A study that identifies anti-intellectualism as a growing part of rural identities has sparked a discussion about the best ways to encourage rural communities to engage with scientific knowledge.
The study, which originally appeared in the January 2022 issue of political behaviorfound that people with a rural social identification are more likely to see experts and intellectuals as outsiders, according to its author, Kristin Lunz Trujillo, a postdoctoral fellow in the Covid States Project at Harvard’s John F. Kennedy School of Government and Northeastern University. .
“Feeling psychologically connected to being someone from a rural area shapes your attitude towards other groups in society,” said Lunz Trujillo. newsweek. “People who have this rural identity view experts with skepticism. There is a perception that these experts will come from outside and impose their ideas”.
In his study, Lunz Trujillo said that anti-intellectualism “drives support for phenomena such as populism, the rejection of scientific consensus, and the endorsement of scientific and health disinformation.” Understanding what encourages people to be anti-intellectual is important to understanding public behavior, she said.
In examining the survey data, she found that rural social identification could be used to predict anti-intellectualism, but that anti-intellectualism was not “significantly associated” with rural residence. As a result, she said the “psychological attachment to being from a rural area or small town” is a contributing factor to anti-intellectualism.
As a result, anti-intellectualism appears to be becoming part of the identity of some rural Americans.
The need for local “interpreters”
An article published on political news website FiveThirtyEight said that Lunz Trujillo’s work highlighted the challenges of combating anti-science attitudes, especially with regard to climate change or public health messages, in areas where they would likely prevail.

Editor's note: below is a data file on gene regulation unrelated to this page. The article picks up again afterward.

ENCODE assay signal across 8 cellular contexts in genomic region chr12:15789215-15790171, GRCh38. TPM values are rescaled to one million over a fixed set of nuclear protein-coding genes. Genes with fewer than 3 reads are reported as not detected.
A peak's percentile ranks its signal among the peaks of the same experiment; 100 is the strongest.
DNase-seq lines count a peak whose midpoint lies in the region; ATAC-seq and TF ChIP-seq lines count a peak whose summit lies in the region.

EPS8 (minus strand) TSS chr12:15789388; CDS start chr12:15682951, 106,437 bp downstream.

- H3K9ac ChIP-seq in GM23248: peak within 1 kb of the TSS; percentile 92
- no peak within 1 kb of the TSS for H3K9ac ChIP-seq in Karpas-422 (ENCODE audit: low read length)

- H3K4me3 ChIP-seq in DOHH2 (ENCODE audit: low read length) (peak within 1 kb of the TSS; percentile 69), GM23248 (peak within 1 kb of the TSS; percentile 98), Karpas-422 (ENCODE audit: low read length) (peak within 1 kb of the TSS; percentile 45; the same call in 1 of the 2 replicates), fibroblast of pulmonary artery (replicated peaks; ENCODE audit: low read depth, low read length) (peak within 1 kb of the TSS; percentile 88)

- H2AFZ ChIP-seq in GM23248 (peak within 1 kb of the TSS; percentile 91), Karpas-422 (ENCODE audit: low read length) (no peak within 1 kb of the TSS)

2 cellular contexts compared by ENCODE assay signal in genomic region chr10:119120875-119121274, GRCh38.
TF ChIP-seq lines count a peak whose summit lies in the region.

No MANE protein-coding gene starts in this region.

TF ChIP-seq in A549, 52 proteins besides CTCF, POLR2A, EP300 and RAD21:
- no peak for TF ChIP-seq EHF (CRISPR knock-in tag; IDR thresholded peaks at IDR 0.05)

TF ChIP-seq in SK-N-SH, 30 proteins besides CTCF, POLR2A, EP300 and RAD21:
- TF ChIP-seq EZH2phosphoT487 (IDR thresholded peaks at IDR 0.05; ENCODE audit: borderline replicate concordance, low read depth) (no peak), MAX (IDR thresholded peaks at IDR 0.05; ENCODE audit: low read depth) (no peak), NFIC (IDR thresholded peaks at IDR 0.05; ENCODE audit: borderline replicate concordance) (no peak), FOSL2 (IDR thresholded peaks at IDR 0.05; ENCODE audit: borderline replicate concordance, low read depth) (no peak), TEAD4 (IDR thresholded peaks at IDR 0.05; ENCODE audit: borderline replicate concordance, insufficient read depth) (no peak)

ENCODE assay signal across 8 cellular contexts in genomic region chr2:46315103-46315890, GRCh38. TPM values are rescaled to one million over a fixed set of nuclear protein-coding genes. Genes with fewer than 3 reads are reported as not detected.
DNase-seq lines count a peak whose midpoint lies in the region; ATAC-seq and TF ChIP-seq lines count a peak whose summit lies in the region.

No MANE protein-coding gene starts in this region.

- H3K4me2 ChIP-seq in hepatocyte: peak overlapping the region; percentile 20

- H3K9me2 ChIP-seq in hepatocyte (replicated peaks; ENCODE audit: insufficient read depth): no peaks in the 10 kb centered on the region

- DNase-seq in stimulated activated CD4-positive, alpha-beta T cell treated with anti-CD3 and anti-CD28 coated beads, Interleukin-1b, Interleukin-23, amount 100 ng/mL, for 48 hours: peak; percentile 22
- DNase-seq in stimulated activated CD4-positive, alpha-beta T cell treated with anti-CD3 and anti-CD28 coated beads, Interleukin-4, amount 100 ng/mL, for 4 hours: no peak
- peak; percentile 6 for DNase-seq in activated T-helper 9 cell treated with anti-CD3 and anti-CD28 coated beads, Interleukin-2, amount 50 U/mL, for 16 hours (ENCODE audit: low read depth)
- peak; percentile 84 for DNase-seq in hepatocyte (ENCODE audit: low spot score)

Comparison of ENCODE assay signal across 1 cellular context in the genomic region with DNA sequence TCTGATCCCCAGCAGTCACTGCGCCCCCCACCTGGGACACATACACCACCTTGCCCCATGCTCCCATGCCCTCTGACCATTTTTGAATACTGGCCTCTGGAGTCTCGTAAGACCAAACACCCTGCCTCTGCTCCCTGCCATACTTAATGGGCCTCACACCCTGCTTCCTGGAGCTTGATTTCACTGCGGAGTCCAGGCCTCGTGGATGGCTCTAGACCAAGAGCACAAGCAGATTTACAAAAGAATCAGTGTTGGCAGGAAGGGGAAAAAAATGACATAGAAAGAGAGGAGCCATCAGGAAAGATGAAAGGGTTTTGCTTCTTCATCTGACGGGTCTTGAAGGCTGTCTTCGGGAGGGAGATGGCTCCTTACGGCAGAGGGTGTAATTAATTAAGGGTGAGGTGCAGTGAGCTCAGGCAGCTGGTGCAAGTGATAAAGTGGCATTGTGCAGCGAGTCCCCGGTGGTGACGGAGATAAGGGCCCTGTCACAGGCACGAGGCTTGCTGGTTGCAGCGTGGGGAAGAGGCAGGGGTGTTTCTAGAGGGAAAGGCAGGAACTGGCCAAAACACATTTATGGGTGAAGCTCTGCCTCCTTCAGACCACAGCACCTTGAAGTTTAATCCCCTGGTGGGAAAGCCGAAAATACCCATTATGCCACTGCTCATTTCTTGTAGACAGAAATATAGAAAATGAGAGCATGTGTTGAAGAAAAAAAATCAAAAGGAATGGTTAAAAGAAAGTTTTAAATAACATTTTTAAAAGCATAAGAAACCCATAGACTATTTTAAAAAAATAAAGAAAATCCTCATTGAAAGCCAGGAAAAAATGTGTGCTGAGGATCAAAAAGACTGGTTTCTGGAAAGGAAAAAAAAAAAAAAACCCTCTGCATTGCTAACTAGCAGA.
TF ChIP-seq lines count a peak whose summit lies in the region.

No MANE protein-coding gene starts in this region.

He suggested that local experts familiar with the communities would likely be able to find more effective ways to communicate with them.
“There are certain experts who are more valued in terms of the rural value of prioritizing practical experience and common sense over the intelligence of books,” said Lunz Trujillo. newsweek.
Examples might include an agricultural scientist or engineer working on local projects, she said, noting that in the past, many universities have used “extension services” to bring agricultural research from their universities to local communities, only to be met with skepticism.
Rural residents, she said, are much more likely to value hands-on, first-hand experience. They are also more likely to distrust centers of power because they are too far away from them.
Rural communities have generally been more hostile to public health messages than their urban counterparts during the pandemic.
Research published in March showed that Americans living in rural areas were less likely to be vaccinated against COVID-19. The study, published in Weekly Morbidity and Mortality Report, showed that the absorption rate of the first dose was 58.5% for rural municipalities, compared to 75.4% for urban ones.
Lunz Trujillo said that outreach is one of the most effective ways to overcome mistrust, particularly where there are trusted individuals in the community who are able to address people’s concerns. In some rural areas, she adds, local experts trusted by the community have held vaccine clinics in homes or other familiar locations during the pandemic.
To achieve public health goals, it is also helpful for prominent individuals to try to go to rural areas to make an effort to show that they are taking concerns and skepticism seriously and addressing underlying concerns.
Above all, experts need to be as transparent as possible.
Lunz Trujillo points out that in the case of COVID-19, “some of the expert opinions were mixed, in part because some of the scientific advice was mixed.”